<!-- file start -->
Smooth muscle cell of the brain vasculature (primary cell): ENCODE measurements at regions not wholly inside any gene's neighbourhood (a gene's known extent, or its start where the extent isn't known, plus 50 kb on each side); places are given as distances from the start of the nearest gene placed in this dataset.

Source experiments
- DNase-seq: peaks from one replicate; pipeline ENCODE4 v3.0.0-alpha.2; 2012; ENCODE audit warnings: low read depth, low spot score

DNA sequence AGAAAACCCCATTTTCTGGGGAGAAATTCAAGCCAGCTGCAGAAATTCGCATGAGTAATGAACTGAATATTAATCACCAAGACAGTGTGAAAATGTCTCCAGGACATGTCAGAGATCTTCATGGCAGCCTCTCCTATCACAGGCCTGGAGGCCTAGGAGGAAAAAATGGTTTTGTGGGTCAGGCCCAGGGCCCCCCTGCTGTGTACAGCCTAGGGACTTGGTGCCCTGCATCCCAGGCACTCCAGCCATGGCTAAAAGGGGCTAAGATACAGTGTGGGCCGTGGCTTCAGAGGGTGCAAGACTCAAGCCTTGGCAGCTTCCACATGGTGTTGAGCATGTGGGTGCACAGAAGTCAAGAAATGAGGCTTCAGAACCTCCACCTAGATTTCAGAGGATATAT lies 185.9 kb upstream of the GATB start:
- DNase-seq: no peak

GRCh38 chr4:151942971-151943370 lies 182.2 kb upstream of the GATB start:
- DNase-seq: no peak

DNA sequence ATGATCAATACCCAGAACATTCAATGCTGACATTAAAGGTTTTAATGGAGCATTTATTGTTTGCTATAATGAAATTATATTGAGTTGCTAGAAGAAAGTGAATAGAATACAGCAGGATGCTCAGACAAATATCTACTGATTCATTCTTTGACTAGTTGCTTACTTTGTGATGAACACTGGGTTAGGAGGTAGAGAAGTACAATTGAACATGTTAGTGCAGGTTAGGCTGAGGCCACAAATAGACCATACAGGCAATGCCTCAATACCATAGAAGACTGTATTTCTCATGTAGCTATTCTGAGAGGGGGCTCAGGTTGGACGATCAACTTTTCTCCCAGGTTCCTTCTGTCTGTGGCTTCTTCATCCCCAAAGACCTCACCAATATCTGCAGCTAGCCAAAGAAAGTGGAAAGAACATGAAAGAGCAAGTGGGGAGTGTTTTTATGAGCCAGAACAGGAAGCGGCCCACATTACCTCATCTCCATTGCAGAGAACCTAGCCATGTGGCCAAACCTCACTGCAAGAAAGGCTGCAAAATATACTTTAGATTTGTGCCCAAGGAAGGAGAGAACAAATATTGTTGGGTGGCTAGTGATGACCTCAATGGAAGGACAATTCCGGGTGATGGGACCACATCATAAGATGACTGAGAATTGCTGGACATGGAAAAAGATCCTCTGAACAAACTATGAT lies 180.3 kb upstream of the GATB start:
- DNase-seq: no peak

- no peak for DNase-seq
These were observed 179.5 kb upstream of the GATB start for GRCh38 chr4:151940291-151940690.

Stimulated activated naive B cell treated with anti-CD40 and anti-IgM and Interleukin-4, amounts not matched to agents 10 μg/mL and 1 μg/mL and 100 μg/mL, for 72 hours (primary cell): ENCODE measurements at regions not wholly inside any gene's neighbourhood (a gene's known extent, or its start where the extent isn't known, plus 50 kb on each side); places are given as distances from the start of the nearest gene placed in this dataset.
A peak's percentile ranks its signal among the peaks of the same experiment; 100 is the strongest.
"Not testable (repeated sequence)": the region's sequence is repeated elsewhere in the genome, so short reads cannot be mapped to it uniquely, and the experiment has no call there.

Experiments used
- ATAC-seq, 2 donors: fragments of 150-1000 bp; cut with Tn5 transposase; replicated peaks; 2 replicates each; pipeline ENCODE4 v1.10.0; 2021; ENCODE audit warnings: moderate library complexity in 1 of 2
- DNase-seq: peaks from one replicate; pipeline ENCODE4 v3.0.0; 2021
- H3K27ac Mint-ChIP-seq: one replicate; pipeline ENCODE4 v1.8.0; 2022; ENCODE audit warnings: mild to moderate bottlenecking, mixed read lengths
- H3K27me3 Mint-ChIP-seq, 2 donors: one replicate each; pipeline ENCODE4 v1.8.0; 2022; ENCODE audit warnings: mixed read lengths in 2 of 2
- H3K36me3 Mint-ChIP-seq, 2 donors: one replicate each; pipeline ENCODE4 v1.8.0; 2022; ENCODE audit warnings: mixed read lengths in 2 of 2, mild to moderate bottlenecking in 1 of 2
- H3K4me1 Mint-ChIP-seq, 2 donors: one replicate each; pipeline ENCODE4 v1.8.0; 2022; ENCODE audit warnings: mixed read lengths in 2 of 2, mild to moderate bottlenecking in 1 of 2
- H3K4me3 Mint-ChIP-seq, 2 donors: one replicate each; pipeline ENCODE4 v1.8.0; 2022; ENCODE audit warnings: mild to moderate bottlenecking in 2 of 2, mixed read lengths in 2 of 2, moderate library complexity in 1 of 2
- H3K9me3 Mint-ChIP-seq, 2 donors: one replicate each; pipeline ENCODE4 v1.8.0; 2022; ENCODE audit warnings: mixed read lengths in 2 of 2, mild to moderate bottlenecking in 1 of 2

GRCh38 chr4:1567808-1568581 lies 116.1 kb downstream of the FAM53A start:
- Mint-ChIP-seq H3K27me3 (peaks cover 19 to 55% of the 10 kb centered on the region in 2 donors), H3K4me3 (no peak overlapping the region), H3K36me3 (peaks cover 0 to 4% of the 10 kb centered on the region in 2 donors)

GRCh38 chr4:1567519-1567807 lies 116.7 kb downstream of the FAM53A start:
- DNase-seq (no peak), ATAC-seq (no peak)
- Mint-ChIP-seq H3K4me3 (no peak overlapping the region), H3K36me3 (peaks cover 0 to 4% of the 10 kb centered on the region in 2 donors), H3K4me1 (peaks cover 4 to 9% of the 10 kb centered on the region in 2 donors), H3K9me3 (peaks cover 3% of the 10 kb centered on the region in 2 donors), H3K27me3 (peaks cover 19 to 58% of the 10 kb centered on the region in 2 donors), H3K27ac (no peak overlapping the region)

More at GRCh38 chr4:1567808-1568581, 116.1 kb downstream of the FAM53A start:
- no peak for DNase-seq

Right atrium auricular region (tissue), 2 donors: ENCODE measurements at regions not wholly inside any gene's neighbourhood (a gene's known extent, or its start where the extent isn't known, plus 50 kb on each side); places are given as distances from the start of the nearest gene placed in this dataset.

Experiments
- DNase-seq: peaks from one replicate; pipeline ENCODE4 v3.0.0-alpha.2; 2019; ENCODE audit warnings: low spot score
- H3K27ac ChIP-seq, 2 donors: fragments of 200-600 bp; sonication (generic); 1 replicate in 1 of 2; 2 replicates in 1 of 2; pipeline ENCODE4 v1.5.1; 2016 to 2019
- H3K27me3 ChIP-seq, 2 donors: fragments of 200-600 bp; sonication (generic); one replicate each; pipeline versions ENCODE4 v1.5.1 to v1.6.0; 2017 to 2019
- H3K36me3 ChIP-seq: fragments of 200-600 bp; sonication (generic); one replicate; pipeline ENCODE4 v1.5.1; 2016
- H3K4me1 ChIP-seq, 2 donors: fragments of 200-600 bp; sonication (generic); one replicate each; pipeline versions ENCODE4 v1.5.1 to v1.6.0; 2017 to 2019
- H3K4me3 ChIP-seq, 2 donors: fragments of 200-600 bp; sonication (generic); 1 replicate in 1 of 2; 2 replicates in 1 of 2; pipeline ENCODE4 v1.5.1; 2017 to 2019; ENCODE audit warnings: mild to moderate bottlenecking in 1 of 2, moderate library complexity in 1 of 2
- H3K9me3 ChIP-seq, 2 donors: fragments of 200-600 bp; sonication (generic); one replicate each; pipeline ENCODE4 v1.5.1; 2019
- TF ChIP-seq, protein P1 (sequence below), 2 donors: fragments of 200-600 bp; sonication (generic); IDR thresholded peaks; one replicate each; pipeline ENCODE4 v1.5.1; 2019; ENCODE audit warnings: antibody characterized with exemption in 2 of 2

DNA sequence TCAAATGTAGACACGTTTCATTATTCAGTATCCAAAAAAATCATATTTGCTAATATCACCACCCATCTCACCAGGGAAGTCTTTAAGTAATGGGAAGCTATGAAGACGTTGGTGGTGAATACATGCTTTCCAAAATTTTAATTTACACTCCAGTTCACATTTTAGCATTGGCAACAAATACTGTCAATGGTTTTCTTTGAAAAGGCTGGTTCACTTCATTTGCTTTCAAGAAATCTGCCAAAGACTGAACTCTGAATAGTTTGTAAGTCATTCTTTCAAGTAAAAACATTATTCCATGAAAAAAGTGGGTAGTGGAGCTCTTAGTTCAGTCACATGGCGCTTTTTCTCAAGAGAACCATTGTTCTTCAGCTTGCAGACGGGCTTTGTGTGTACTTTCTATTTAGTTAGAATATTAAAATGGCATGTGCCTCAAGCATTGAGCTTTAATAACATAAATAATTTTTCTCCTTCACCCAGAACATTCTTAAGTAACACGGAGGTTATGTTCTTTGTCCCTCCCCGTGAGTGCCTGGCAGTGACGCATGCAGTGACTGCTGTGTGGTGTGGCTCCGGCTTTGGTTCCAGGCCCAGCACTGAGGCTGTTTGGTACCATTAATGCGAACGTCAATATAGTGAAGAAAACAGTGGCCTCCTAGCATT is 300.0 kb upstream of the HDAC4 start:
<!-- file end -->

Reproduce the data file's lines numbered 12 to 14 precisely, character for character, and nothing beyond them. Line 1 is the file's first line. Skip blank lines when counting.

Stimulated activated naive B cell treated with anti-CD40 and anti-IgM and Interleukin-4, amounts not matched to agents 10 μg/mL and 1 μg/mL and 100 μg/mL, for 72 hours (primary cell): ENCODE measurements at regions not wholly inside any gene's neighbourhood (a gene's known extent, or its start where the extent isn't known, plus 50 kb on each side); places are given as distances from the start of the nearest gene placed in this dataset.
A peak's percentile ranks its signal among the peaks of the same experiment; 100 is the strongest.
"Not testable (repeated sequence)": the region's sequence is repeated elsewhere in the genome, so short reads cannot be mapped to it uniquely, and the experiment has no call there.